Jerry Martin: Covid-19 and Sudoku | TheUnion.com
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Jerry Martin: Covid-19 and Sudoku

Other Voices
Jerry Martin

Sheltering-in-place has changed everyone’s life in significant ways. Many of us stay home and avoid going anywhere.

Personally, I walk my two dogs daily on our many beautiful trails through the forests, but have forsaken most other activities, including beloved pickleball and visiting friends (except with Zoom).

Many home bound friends complain of worry and boredom, two common reactions to our constricted movements, job losses and forsaken social lives which normally provide important psychological support. The economic damage to the world bombards everyone. I suggest we open our minds to some new indoor activities, including Sudoku.

Sudoku, once learned, combats boredom. It’s also a valuable “vacation” from the worries many feel regarding our problems, be they economic or health. It won’t solve those problems, but will provide a calming respite that’s replenishing, necessary to mitigate depression, hopefully maintaining a positive attitude.

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We seniors need to exercise our minds to alleviate our inevitable mental decline, resulting in dementia and Alzheimer’s. Use it or lose it.

Sudoku, a purely mental activity, requires no mobility and little space. It can be done almost anywhere, with little equipment, by anyone who can count to nine. It trains valuable logical decision making habits, skills that transfer to many aspects of our lives. Even bed-bound people can enjoy its friendly mental challenges.

Some of us are forced to home school one or several kids, feeding and educating them, while participating in “distance learning”. These unusually stressed parents would benefit in several ways by introducing Sudoku into the daily routine. Many elementary and middle school children like it, and develop an eagerness to solve puzzles. Not only can this help fill up their day with a healthy mental activity, it develops critical thinking habits that help produce better decisions, while building self-esteem. Sudoku trains how to think, not what to think.

Sudoku is mostly a solo activity, but not always. We have initiated team playing, in which three or four children work together to defeat this non-human opponent. This is valuable practice in learning teamwork, when we humans must learn to collaborate against a non-human threat, such as Covid-19, or wild fires.

It also provides a friendly, educational opportunity for two generations, confined in close quarters, to teach and learn a new skill together. Many kids learn Sudoku from a grandparent or parent, a great opportunity for bonding and friendship, together experiencing success and the joy of completion. Collaborating to solve a mutual problem is very therapeutic, molding us as one in a way few other activities perform. And since our Sudoku Society and I have been teaching Sudoku in many local schools for five years, some kids can teach their adult companions this game, giving these kids a sense of pride and accomplishment, rarely felt.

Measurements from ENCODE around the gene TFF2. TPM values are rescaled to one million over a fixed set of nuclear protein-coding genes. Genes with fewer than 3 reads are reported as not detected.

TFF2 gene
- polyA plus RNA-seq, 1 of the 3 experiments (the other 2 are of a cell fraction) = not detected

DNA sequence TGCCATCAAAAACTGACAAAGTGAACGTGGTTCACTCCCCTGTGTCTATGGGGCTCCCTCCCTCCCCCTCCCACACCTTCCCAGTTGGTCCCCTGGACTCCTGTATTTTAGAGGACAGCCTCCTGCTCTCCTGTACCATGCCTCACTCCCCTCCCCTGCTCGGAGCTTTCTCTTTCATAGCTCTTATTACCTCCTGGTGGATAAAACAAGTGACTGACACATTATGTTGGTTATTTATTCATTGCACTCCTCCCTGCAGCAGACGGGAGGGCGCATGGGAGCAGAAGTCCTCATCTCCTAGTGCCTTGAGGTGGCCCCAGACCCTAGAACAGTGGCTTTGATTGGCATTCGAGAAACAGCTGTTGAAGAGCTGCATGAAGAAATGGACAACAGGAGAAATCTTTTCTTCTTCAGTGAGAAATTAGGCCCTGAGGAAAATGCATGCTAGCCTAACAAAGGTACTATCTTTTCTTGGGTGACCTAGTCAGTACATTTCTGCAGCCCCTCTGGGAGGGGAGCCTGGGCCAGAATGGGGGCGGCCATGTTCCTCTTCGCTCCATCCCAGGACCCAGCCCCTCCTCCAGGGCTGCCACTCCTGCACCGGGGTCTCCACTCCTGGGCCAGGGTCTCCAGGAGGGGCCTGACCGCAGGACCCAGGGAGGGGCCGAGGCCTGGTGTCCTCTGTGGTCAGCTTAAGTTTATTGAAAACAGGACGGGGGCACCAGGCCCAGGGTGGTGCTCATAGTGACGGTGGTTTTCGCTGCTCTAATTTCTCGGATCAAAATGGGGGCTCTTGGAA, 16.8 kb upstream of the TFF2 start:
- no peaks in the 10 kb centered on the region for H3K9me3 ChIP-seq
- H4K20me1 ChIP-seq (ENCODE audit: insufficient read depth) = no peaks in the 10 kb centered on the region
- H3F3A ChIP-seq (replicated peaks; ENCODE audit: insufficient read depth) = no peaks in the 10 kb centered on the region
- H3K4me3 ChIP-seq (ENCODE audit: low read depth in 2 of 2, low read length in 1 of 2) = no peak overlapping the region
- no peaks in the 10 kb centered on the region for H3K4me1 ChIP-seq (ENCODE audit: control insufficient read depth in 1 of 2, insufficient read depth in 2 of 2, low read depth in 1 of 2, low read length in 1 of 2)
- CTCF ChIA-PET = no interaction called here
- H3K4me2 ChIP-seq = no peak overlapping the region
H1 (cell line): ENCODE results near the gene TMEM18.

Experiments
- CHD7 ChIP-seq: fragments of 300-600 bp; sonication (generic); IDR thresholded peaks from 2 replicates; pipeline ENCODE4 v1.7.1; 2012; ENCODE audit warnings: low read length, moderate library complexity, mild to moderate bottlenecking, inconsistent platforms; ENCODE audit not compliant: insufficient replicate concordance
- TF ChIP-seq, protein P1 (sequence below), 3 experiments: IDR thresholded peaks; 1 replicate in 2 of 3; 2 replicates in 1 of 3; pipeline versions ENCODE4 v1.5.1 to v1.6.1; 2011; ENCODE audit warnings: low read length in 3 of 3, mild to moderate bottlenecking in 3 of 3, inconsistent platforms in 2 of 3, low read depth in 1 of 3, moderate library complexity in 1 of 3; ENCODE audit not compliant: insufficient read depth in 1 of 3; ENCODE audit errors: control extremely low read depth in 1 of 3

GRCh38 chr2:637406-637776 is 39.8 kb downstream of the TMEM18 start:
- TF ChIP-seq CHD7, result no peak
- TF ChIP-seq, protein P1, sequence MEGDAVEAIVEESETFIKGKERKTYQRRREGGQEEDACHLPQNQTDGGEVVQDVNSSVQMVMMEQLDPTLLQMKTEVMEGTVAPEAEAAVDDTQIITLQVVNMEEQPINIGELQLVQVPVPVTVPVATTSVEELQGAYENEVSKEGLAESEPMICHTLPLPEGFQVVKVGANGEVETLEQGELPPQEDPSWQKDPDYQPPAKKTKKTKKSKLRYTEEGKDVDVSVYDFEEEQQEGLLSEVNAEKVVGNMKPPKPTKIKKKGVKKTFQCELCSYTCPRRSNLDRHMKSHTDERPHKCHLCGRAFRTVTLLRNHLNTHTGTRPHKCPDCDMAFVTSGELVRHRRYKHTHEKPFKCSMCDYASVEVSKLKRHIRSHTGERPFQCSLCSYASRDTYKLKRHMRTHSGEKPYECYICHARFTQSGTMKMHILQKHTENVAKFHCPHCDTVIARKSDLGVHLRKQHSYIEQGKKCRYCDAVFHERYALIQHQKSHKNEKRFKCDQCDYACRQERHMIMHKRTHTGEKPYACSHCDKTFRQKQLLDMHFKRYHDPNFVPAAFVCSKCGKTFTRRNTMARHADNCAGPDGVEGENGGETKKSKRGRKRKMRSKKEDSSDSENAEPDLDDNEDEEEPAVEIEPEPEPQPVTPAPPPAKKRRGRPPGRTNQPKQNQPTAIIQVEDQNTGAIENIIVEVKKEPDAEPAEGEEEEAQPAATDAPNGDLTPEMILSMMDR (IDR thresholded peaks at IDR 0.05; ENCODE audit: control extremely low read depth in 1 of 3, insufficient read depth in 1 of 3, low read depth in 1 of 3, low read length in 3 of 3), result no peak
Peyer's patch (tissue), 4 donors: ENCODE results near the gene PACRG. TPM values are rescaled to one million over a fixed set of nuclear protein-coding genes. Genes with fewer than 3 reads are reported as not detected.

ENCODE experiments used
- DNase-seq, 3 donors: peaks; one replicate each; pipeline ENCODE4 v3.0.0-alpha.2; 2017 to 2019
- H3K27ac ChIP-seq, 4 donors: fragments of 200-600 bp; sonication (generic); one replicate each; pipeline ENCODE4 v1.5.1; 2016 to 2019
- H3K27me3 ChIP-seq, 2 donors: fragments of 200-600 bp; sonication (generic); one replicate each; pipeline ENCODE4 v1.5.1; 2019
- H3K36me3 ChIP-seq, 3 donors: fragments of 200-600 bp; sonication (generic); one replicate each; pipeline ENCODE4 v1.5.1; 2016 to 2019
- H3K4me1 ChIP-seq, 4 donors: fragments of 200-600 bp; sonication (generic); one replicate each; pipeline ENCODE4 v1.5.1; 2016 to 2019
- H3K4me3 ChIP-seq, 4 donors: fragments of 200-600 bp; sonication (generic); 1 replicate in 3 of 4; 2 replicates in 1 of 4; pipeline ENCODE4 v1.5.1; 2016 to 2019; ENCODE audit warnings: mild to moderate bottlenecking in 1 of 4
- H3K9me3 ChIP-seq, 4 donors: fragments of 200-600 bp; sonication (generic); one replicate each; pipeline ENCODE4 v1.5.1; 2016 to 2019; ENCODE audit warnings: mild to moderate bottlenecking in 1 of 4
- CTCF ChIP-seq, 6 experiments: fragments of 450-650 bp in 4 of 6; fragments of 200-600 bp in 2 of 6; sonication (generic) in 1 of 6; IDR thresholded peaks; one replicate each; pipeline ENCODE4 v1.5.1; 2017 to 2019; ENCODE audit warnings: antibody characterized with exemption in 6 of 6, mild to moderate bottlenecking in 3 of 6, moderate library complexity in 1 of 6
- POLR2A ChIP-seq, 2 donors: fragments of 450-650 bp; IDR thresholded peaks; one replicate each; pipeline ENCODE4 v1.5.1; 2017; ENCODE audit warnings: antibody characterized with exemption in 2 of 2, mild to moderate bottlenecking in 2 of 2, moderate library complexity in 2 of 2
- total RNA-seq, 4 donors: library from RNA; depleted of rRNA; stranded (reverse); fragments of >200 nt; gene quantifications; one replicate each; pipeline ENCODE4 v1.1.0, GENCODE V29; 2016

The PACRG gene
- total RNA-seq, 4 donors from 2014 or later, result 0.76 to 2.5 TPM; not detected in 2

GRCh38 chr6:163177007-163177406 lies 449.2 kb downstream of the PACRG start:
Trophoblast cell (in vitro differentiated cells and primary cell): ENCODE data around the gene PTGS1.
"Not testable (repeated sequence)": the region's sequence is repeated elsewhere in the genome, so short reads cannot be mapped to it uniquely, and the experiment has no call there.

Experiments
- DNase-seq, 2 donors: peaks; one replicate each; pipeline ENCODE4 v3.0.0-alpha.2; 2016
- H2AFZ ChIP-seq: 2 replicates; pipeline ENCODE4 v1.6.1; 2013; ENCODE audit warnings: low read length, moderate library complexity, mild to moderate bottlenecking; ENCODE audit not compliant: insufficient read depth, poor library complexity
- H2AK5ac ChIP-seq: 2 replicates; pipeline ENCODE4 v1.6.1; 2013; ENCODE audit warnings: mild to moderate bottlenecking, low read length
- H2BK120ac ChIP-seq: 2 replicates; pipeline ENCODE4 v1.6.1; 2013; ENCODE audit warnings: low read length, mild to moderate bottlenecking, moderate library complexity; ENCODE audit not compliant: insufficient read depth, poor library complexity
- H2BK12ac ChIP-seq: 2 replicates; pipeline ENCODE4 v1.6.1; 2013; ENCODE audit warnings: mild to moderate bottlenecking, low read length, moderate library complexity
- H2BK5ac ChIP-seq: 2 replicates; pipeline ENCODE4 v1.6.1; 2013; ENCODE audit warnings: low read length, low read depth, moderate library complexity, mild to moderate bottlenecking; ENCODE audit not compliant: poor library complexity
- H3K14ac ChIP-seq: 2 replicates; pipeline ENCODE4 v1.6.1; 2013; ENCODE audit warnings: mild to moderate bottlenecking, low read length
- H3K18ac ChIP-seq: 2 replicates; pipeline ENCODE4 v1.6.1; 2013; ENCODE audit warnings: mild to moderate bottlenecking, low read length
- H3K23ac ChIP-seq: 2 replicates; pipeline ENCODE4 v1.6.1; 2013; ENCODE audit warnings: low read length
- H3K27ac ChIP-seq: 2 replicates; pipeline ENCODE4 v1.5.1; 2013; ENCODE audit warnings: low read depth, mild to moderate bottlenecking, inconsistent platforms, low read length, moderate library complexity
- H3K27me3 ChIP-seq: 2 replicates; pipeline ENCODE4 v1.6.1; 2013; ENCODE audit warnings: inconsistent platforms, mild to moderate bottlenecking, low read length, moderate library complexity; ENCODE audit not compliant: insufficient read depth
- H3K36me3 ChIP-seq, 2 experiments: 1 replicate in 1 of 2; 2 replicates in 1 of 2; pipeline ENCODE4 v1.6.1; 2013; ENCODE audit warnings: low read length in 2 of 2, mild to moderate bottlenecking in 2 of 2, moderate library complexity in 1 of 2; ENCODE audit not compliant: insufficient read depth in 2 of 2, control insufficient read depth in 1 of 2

All medical experts confirm that physical exercise is necessary for maintaining the health of our bodies. We practice a variety of physical exercise regimens that fit our skills and lifestyles. The same is true for mental exercise. We seniors need to exercise our minds to alleviate our inevitable mental decline, resulting in dementia and Alzheimer’s. Use it or lose it. Sudoku provides healthy mental exercise.

It’s likely that you haven’t done Sudoku, but want to learn. I recommend Enjoy Sudoku off the internet. It’s free, gives 14 new puzzles everyday, some for beginners, some more difficult, and many helpful hints and instructions. The Union prints a new puzzle everyday. They’re easy earlier in the week and become increasingly difficult through Saturday. Puzzle books are also good sources.

Sudoku is a different kind of competition. Most contests are between two humans, such as chess or tennis or arm wrestling. Others are between two teams of humans, like baseball or soccer or bridge. Sudoku is always between a human and a non-human opponent, a puzzle. This changes everything. You can do it alone, convenient in these isolated times. There’s no emotion involved, as there is with a human opponent. Win or lose, there’s no bad feelings with Sudoku.

In most games, every move I make is good or bad depending on my opponent’s reaction. Not with Sudoku. The opponent has already made all his moves. Every move I make is good or bad, but the responsibility and result is 100% mine.

It’s also easy to get involved, comforting to know there’s at least something I can personally solve and control, some order I can make out of chaos. Sudoku gives us feelings of competence and power. It’s cheap, relaxing, practical and done at home. Some people find Sudoku attractive, doing it everyday.

Jerry Martin lives in Grass Valley.


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